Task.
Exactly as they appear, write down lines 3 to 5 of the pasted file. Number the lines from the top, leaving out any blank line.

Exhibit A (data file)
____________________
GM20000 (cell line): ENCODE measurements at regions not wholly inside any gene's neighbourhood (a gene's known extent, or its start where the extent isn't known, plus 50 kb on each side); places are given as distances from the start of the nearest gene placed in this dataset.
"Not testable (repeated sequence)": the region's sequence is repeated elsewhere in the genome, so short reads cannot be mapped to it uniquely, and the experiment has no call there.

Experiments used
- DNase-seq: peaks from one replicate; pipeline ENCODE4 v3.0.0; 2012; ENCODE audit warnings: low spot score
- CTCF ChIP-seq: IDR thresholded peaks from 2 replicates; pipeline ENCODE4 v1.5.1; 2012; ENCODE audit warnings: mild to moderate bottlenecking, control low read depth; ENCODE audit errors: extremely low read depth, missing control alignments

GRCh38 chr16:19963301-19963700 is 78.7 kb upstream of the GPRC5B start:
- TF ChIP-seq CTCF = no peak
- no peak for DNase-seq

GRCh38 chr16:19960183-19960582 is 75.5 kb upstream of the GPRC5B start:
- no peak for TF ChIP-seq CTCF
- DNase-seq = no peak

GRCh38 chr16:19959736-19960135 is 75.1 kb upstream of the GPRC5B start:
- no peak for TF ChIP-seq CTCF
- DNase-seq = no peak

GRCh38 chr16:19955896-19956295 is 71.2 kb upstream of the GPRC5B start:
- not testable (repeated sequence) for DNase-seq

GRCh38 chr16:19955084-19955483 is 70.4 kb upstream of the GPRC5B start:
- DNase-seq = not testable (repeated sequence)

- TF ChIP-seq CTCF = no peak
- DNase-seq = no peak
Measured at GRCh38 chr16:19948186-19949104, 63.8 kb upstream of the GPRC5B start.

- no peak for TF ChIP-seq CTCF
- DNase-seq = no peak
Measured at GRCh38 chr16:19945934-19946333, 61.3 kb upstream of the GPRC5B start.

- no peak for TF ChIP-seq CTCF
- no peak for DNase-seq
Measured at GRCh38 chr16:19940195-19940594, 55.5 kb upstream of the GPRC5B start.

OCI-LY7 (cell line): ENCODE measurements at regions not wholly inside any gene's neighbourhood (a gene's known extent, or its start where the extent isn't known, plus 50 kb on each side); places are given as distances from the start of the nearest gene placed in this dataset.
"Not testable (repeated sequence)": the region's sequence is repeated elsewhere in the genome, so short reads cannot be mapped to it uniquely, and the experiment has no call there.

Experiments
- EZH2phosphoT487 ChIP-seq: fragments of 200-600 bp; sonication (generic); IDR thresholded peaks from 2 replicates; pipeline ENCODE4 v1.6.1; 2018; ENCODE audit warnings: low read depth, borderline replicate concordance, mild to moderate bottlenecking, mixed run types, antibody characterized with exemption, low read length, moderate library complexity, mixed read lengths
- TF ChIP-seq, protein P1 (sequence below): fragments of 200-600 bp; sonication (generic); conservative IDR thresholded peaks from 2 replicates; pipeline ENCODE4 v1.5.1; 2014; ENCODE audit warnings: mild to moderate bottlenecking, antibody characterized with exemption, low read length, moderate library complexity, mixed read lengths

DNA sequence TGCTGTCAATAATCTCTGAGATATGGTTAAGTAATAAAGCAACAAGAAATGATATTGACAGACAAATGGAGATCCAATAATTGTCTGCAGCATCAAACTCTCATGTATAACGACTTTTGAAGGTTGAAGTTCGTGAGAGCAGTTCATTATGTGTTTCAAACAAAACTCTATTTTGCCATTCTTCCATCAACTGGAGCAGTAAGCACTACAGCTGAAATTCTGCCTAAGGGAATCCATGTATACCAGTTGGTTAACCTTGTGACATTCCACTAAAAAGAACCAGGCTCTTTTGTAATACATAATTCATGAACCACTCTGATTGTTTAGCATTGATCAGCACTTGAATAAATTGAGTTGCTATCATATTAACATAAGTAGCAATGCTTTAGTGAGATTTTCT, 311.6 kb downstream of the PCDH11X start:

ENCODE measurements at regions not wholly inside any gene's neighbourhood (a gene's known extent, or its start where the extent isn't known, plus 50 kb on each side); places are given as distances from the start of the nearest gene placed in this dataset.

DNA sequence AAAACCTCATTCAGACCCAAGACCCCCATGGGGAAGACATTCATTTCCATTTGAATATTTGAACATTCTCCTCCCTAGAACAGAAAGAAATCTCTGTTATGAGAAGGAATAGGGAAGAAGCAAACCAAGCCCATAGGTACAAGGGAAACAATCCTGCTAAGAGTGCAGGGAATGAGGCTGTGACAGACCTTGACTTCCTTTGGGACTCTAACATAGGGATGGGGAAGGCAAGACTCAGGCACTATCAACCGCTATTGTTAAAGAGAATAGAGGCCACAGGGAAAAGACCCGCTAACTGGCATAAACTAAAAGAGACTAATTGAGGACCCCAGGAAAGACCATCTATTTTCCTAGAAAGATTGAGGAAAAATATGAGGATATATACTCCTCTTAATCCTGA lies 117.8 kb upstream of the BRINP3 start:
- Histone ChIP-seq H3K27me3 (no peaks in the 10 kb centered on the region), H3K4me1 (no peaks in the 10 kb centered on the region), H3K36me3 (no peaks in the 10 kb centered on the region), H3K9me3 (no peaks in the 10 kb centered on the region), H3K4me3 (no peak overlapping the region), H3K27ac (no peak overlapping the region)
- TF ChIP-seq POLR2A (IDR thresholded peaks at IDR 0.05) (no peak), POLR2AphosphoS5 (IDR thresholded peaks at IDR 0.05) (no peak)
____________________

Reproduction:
Experiments used
- DNase-seq: peaks from one replicate; pipeline ENCODE4 v3.0.0; 2012; ENCODE audit warnings: low spot score
- CTCF ChIP-seq: IDR thresholded peaks from 2 replicates; pipeline ENCODE4 v1.5.1; 2012; ENCODE audit warnings: mild to moderate bottlenecking, control low read depth; ENCODE audit errors: extremely low read depth, missing control alignments